“According to our estimate, based on official statistics on average income per household, only the upper 10 percent of Romanian households can count on a monthly disposable income of around EUR 1,000. Those figures clearly show that the affordability of housing for an average Romanian household is very limited,” say bank representatives.
The bank has recently conducted a survey, carrying out 1,000 interviews in the capital, large cities and small villages, which revealed that 25 percent of households intend to buy real estate in the near future, of whom 17 percent are looking for an investment opportunity or a second home. The bulk of the potential buyers are the under-29s, on low incomes but with growth perspectives, says Rozalia Pal, chief economist with UniCredit Tiriac Bank.
The current residential offer in Romania mainly targets high earners, according to the survey. The average price per sqm of new housing is EUR 2,475, while old housing costs EUR 2,177 per sqm, reports the bank. According to estimates from the National Bank of Romania based on information from public notaries, prices have evolved in a very similar pattern to the capital, increasing by more than 400 percent in the last five years, according to Rozalia Pal.
The local market is expected to reach saturation point in 32 years, when demand will meet supply, which is the longest timeframe in Central and Eastern Europe. The Czech Republic is expected to reach saturation in 26 years and Bulgaria in 19 years. Russia is the closest to saturation, with only 11 years to go.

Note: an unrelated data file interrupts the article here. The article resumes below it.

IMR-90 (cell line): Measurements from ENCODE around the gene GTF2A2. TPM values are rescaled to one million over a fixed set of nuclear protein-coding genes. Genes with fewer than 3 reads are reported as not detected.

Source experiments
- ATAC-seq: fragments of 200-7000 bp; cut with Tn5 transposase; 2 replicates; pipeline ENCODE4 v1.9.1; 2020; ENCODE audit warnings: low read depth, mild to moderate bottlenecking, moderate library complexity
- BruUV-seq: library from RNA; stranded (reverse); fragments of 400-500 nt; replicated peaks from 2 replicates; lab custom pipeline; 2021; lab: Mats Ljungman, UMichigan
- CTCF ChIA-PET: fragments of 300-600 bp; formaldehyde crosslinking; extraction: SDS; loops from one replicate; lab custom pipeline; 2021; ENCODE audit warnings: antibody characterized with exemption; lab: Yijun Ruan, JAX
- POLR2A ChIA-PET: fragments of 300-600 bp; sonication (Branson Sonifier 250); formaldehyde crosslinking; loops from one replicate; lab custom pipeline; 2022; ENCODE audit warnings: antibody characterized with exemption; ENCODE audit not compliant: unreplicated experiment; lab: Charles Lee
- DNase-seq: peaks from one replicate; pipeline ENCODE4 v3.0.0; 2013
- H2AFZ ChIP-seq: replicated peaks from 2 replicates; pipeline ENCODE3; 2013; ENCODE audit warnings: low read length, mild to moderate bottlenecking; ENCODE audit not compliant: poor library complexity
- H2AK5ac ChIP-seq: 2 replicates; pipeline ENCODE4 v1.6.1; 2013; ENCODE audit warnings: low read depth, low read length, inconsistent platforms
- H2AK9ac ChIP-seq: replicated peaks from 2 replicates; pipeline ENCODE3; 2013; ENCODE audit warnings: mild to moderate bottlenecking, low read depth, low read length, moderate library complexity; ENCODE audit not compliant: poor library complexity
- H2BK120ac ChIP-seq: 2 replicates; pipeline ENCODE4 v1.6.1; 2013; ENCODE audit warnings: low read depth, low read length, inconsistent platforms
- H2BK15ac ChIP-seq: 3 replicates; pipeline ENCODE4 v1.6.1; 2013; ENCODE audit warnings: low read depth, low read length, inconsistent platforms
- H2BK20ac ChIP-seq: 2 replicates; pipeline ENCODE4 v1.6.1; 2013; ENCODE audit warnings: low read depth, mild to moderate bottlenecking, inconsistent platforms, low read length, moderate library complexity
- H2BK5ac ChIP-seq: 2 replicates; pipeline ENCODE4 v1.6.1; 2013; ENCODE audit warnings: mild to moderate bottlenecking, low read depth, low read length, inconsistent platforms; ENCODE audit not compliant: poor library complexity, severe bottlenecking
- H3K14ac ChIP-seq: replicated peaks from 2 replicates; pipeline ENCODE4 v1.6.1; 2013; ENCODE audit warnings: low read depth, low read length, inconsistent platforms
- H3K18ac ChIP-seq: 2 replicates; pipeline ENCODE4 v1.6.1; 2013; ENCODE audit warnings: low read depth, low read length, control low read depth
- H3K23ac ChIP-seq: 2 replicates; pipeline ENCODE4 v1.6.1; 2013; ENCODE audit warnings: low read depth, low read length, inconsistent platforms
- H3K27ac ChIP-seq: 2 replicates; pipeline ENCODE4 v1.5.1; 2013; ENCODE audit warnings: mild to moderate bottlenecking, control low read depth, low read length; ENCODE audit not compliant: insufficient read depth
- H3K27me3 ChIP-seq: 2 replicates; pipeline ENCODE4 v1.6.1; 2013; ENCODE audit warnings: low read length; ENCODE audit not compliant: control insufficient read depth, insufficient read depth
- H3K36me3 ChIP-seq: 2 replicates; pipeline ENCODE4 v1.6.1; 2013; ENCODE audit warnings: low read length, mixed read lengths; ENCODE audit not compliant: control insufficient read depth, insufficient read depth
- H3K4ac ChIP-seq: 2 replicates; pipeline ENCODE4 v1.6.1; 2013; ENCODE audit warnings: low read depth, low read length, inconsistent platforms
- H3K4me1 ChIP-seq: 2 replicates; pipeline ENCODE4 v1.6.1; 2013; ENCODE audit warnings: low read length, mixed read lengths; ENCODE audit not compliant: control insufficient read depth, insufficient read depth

“In the foreseeable future, we expect demand for better living conditions to continue to support the residential market, with the supply of new dwellings gradually filling the demand gap and with focus gradually shifting towards other cities in the country,” says the UniCredit Tiriac Bank report.
Bucharest is projected to remain the main market for developers with a new supply of more than 35,000 units likely in the next seven to ten years. Some factors, such as the lack of specialized labor, the availability of suitable land and tightening credit conditions may nevertheless put a cap on development. Further growth in households' income is expected to increase the affordability of mortgage loans for the upper-middle class living in the major cities of the country. Attracted by this new market potential, developers are starting to show interest outside the capital. Ploiesti, Oradea, Costanta, Cluj-Napoca, Brasov, Iasi and Arad are among the cities with projects of around 3,500 5,000 units in the pipeline.
“Demand could fall this year, however, following the anticipated cooling in the expansion of lending resulting from a general increase in the cost of risk and a tightening of monetary conditions, and more generally from lower capital inflows. Still, we believe the fundamental gap between structural demand and supply is a good indicator of the remaining growth potential on the market,” conclude the UniCredit Tiriac Bank specialists.